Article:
Justice is a timeless theme which is explored deeply in To Kill a Mockingbirdthrough Boo Radleyand Tom Robinson. This theme is highly relevant to the storyline and it is through these two central characters that the importance and value of justice is shown to the modern audience. Both Boo and Tom are symbols of the mockingbird, never causing harm. At the beginning of the story, Boo is perceived to be a “malevolent phantom ? which haunts Maycomb. We see the prejudice of Maycomb towards Boo Radley through the Boo Radley Games played by Jem, Scout and Dill. These games show us how Maycomb’s prejudice attitudes impact the children’s views on the town outcast. As we advance through the novel we are shown how Jem and Scout learn that we cannot judge others ” ¦until you climb into his skin and walk around in it ?. We see the sever injustice Boo experiences at the hands of his own family through his captivity in his own home. The small gifts he leaves in the knothole are a metaphorical representation of his urge to re-join the society that rejects him. At the end of the novel we finally see Scout truly understand Atticus’ teachings when she stands on the Radley’s porch and looks out onto the street from what would have been Boo’s perspective for many years. Justice is served for Boo when Heck Tate disregards Boo’s actions because ” ¦it is a sin to kill a mockingbird, ?

Tom Robinson is another character that symbolises the mockingbird and also represents the theme of justice in To Kill a Mockingbird.The racism he experiences and the discrimination against him becomes so severe that his life is threatened. In the trial scene, the cockiness and disrespect displayed by Bob and Mayella Ewell shows the audience that they truly are “white trash ?. Their hardened belief that because they are white, their word is worth more than Tom Robinson’s also backs up this image of the Ewell’s. Atticus however, proves Tom’s innocence through contradicting evidence provided by the Ewell’s. Atticus maintains his moral voice by appealing to the better nature of the men in the jury, stating that ” ¦in our courts all men are created equal, ? By the end of the trial, the justice system has failed Tom and Atticus when the jury delivers their verdict of Tom being guilty. It is in the trial scene that we see the greatest injustice in the story. Atticus proves Tom’s innocence and yet he is still deemed guilty, proving that the people of Maycomb hold racial discrimination over justice and truth. This decision is essentially killing the mockingbird. Tom Robinson was a man that inflicted no harm onto anyone, but simply because of the colour of his skin he is labelled a villain, making him a victim of a racist society. The theme of justice is shown through the mockingbird symbol, Tom Robinson. This metaphorical representation exposes the darkness within Maycomb and shows the audience that importance of justice and equality and the consequences of its absence.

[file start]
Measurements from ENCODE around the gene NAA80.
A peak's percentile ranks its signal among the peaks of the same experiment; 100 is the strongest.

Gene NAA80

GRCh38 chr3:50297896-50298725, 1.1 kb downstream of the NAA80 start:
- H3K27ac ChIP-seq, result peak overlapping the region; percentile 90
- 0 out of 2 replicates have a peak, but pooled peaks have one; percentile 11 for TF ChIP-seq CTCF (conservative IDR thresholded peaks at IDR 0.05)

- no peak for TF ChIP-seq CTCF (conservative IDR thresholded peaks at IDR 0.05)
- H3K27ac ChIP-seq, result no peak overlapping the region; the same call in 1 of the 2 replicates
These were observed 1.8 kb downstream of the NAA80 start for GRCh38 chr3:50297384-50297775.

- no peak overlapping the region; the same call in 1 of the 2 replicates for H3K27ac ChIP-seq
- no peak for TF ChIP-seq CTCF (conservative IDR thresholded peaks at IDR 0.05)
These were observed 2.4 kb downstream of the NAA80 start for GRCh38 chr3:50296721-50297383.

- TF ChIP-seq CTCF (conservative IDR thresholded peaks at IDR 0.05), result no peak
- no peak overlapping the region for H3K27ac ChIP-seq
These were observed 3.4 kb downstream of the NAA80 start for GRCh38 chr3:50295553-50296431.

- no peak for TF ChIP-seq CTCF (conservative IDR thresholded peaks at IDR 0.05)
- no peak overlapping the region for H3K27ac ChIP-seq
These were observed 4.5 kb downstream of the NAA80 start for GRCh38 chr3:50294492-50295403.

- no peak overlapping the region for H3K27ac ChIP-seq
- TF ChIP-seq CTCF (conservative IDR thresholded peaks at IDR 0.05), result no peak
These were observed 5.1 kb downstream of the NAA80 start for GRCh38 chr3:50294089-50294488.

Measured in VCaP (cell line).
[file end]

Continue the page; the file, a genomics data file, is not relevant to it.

To Kill a Mockingbird is a classic tale which presents powerful themes which are still relevant in today’s society. Scout’s view on the world is initially very naA?ve and oblivious to the infectious society she lives in, often mistaking the evils surrounding her as being normal. Courage and justice are two themes running side by side in this novel which have been depicted through multiple characters and situations. Mrs Dubose is a grouchy and prejudice infected neighbour who fights through her addiction, directly in the face of fear, teaching the audience the benefits of courage when it is used for the right reasons. Atticus’ representation of courage during the Tom Robinson trial showcases the power of true courage and it’s undying worth. Justice is shown through Tom Robinson and Boo Radley, both mockingbird symbols and both labelled villains in their town despite doing no wrong. In the end Boo is saved and Tom is killed, showing the importance of maintaining justice and equality. Harper Lee has managed to leave a lasting effect on today’s society through her representations of these timeless themes through the eyes of a young girl whose childhood teaches us the relevance of justice and courage in today’s modern society.